To the Massachusetts legislature:
We are workers, business owners, and academics whose work touches on technology and its impact on human beings and society. We write to express strong support for S.1385 and H.1538, legislation that would place a moratorium on government use of face surveillance and other remote biometric tracking technologies, until the state legislature passes comprehensive privacy, civil rights, racial justice, and transparency protections.
As technologists and people who study technology, we are keenly aware of the fact that artificial intelligence and machine learning systems like facial recognition too often codify existing biases and discrimination, and exacerbate historical inequities by amplifying information asymmetries.
Research conducted by graduate student Joy Buolamwini at Massachusetts’ own MIT Media Lab, for example, has repeatedly demonstrated that face recognition algorithms developed by prominent technology companies misidentify the faces of darker skinned women up to 33 percent of the time. This year, researchers at the Georgia Institute of Technology found that object detection systems are five percent less likely to recognize darker skinned people. And in 2018, a researcher at Wake Forest University found that facial analysis systems wrongfully categorized Black NBA players’ faces as angrier and more contemptuous than their white colleagues—even though all the men were smiling in the tested images.
Compounding the racial discrimination built-in to the algorithm is the fact that law enforcement agencies, including those in Massachusetts, use facial recognition technology of unknown reliability to scan images against mugshot databases. People who are arrested are not necessarily guilty of anything, let alone a serious offense. Extreme racial disparities in arrest rates—including for things like marijuana possession that are no longer criminal in Massachusetts—mean mugshot databases look much browner and Blacker than the overall population.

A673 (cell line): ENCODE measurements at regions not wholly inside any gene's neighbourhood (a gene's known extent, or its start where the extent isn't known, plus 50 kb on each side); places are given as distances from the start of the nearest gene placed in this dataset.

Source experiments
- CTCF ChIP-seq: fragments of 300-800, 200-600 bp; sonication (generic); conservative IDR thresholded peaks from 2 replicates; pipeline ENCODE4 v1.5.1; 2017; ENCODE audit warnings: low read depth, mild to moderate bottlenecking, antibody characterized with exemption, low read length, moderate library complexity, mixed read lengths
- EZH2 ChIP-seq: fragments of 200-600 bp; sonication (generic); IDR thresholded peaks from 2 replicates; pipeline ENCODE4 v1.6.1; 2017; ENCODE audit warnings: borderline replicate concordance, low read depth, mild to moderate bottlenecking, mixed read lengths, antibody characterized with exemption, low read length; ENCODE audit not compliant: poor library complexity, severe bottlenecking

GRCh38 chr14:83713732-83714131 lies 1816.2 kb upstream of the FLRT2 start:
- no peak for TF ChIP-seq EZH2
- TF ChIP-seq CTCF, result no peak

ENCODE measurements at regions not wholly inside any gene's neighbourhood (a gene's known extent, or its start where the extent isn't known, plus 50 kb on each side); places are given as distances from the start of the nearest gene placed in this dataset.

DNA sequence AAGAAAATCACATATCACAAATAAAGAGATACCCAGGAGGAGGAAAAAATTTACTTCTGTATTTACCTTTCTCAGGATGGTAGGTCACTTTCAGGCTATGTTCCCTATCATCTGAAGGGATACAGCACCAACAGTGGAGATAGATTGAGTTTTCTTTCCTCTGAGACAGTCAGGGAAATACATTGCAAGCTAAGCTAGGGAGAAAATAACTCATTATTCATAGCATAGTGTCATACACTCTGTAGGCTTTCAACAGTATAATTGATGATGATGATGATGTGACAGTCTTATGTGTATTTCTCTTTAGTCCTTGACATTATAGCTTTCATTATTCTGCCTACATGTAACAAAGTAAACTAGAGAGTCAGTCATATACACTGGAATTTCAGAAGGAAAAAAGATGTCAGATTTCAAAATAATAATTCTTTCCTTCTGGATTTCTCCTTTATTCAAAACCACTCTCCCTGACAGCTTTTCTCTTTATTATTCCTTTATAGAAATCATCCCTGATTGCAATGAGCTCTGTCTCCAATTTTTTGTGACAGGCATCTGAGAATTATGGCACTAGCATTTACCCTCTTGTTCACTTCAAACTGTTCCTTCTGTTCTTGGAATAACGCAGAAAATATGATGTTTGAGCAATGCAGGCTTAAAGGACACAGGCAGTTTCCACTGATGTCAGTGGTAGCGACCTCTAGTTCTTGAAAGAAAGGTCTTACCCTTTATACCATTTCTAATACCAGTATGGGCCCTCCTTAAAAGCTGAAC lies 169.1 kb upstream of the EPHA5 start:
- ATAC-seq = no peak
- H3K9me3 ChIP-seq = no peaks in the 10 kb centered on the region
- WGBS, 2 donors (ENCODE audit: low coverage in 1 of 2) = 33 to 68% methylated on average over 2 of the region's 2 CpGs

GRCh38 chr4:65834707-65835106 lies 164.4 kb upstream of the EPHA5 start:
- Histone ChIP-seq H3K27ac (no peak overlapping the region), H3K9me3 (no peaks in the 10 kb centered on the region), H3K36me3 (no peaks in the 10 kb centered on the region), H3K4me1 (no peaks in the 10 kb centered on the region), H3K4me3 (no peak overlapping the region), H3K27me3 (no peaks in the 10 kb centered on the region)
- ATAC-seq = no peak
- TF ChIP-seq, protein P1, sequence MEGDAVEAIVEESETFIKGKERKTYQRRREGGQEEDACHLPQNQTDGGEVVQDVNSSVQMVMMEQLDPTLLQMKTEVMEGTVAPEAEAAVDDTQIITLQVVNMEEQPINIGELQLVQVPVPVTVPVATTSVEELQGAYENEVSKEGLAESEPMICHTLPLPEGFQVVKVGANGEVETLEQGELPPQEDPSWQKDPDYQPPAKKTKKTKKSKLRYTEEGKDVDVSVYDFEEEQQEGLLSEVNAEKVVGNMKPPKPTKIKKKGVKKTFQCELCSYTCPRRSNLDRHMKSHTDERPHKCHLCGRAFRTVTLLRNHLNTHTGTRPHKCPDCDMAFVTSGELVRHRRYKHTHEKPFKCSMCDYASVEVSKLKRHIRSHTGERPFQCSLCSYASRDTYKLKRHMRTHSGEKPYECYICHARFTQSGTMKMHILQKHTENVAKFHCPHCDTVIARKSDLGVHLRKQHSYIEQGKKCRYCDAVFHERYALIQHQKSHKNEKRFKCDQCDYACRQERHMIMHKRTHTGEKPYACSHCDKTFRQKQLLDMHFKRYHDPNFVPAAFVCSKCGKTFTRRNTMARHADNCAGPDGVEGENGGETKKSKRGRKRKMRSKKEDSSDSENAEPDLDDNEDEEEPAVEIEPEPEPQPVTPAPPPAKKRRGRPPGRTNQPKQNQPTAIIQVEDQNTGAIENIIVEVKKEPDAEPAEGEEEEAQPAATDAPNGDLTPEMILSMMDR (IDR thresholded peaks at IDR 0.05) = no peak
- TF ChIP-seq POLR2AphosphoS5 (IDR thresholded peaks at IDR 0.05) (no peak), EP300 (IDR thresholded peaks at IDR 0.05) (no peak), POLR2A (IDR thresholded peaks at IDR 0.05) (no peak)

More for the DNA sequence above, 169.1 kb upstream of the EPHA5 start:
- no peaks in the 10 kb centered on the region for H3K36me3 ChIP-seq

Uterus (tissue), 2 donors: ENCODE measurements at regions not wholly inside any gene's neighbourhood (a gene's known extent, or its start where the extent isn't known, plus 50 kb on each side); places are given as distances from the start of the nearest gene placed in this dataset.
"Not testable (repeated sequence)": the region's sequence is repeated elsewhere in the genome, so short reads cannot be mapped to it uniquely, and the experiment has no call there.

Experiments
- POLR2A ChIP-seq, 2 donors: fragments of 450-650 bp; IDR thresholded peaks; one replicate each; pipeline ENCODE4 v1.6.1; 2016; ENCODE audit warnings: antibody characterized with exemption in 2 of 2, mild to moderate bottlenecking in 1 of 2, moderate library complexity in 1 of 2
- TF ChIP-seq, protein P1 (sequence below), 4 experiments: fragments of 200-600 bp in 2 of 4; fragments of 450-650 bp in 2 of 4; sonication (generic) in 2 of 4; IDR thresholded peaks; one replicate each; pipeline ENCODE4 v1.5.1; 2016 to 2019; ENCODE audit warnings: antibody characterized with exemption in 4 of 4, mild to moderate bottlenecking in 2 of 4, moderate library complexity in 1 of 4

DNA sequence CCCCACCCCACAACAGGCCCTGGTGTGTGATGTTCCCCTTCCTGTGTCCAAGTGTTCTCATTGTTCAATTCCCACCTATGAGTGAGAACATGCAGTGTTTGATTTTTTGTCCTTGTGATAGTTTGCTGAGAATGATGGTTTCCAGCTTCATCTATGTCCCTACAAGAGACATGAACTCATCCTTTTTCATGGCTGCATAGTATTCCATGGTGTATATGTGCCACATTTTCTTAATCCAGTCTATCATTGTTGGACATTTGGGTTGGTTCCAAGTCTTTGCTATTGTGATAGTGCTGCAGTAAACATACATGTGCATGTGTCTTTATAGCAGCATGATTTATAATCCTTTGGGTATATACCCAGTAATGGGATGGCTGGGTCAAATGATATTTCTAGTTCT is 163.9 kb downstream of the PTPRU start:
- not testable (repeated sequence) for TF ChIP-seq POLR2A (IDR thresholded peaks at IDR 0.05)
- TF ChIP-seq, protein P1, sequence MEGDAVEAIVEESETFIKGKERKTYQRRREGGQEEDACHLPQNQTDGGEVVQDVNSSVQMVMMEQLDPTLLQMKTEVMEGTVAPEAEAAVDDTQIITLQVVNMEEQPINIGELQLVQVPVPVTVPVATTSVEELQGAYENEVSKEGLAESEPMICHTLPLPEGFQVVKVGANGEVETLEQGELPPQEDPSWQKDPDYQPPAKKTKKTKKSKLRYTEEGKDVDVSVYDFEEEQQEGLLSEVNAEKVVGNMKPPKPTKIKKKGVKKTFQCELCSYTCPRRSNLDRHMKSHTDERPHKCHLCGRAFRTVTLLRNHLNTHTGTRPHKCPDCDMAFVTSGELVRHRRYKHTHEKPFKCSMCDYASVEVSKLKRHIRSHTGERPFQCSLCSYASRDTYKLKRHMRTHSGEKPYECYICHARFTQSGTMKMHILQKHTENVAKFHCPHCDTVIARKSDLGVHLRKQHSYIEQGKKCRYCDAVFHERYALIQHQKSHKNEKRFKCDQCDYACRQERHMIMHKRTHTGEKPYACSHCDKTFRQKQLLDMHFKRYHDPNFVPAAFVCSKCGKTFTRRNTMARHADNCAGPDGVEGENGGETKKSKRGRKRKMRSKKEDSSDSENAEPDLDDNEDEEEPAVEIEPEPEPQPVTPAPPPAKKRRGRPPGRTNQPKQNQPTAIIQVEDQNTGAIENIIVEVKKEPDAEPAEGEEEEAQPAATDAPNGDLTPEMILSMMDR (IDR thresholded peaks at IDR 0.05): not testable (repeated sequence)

When police run face surveillance algorithms that are themselves racially biased against databases containing disproportionate numbers of Black and brown people, they run the risk of falsely accusing large numbers of people of color of crimes, leading to false arrests and worse.
Indeed, when the ACLU in 2018 compared images of members of Congress to a mugshot database, 28 members were falsely “matched”—disproportionately members of color.
Massachusetts is home to more technology workers than any other state in the nation, per capita. We already produce the best technologies and technological research; now we must lead by ensuring those technologies are only used in ways that promote racial and gender justice, personal autonomy, and privacy, and do not threaten our free and open society.
S.1385 and H.1538 will help ensure these powerful systems are only deployed to protect instead of to harm. Communities must have a right to decide how surveillance systems like facial recognition will be used by the government, and this legislation provides that opportunity.
As technology practitioners and researchers, we strongly urge you to set an example for the rest of the nation and pass this critical legislation.